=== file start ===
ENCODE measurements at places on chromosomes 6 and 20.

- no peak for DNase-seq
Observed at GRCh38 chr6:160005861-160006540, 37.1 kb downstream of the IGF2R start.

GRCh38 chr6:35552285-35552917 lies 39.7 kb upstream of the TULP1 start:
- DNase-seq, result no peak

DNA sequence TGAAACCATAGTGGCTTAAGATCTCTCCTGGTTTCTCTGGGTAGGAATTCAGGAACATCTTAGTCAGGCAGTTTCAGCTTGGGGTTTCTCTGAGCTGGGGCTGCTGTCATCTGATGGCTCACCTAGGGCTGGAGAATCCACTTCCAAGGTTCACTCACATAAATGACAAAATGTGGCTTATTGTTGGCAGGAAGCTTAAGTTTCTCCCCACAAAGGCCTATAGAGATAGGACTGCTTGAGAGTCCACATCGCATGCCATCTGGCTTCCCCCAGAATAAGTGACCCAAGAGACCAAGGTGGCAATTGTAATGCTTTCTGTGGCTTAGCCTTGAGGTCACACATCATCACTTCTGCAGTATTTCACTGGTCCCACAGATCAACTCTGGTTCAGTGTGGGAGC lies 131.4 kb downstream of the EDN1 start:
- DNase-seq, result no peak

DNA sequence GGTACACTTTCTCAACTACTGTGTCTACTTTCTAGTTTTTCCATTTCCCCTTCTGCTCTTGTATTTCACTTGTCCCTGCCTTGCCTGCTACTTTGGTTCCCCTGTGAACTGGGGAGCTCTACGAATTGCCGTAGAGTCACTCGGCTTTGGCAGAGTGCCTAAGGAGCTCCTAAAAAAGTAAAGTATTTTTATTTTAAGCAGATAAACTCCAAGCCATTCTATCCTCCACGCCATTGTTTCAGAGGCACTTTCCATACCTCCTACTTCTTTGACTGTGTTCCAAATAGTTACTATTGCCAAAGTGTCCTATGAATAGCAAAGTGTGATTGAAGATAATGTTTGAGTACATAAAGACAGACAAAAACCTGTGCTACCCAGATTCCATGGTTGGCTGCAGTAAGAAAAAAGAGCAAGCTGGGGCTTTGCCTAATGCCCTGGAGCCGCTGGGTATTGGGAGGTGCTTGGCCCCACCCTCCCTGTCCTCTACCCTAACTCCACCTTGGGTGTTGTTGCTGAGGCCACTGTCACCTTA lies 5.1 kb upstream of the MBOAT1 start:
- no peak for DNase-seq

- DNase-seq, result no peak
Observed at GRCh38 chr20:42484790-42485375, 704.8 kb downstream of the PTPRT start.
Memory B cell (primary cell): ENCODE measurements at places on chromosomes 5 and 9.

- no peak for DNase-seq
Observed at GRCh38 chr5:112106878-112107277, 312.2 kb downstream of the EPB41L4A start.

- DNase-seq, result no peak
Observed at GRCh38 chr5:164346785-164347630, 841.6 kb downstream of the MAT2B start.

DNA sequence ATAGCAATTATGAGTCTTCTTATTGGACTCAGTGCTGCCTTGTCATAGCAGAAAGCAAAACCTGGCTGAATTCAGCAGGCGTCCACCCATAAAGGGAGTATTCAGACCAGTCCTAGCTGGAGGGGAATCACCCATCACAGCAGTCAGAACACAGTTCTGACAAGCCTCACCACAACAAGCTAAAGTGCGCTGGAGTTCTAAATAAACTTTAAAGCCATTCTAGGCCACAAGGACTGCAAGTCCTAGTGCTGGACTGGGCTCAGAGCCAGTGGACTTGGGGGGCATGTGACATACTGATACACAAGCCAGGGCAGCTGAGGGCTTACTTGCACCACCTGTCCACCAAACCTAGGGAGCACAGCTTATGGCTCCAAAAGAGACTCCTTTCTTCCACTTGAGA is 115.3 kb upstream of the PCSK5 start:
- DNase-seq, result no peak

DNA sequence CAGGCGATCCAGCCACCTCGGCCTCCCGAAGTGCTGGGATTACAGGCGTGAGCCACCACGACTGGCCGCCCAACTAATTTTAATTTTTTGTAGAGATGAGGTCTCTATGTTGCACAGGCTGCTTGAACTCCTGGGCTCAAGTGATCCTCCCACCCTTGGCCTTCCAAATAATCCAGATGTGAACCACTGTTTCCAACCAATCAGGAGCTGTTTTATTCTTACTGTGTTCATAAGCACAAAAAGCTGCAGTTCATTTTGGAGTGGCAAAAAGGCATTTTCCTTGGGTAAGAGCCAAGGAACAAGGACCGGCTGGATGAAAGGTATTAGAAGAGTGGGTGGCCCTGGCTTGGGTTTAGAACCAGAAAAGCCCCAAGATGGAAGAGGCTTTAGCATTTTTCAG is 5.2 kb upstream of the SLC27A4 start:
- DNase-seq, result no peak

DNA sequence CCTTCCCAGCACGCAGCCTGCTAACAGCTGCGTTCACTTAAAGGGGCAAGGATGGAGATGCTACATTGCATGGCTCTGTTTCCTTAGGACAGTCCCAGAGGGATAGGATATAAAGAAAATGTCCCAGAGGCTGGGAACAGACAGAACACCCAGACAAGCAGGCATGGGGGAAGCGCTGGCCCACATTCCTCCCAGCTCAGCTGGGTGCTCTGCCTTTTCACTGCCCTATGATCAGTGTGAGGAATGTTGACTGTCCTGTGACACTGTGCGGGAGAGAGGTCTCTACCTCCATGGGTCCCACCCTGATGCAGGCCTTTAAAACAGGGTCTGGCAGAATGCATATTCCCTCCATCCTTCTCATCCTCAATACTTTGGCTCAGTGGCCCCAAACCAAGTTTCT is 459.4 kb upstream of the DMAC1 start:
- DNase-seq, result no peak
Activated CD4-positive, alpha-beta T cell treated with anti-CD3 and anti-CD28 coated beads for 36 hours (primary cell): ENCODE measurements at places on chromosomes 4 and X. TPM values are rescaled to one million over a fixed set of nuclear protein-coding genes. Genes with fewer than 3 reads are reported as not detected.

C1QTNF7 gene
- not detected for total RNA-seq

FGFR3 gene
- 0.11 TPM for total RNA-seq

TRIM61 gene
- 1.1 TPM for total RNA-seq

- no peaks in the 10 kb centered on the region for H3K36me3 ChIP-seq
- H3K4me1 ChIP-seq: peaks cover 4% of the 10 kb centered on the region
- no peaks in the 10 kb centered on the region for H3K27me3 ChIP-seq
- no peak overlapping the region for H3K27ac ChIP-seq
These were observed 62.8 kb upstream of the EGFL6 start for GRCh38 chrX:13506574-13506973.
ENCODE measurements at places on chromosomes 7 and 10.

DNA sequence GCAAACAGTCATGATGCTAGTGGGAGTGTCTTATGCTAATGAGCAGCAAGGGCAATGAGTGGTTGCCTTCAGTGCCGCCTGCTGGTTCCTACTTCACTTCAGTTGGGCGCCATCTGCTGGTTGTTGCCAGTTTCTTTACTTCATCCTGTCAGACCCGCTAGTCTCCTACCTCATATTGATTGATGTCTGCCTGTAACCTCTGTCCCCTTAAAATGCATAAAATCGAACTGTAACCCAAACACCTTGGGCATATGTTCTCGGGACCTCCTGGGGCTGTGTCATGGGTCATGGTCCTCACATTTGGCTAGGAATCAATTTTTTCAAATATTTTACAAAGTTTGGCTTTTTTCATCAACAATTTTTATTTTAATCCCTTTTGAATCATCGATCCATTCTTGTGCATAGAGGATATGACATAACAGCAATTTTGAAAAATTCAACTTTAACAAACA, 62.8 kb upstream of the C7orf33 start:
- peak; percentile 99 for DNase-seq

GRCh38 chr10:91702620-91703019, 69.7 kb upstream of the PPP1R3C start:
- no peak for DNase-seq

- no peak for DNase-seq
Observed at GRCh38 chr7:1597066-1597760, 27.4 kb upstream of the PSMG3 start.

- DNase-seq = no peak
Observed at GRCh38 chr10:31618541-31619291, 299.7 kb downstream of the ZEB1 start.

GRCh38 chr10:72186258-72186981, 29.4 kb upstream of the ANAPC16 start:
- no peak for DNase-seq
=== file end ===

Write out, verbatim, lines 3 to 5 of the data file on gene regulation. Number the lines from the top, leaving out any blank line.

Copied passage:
Observed at GRCh38 chr6:160005861-160006540, 37.1 kb downstream of the IGF2R start.

GRCh38 chr6:35552285-35552917 lies 39.7 kb upstream of the TULP1 start:
- DNase-seq, result no peak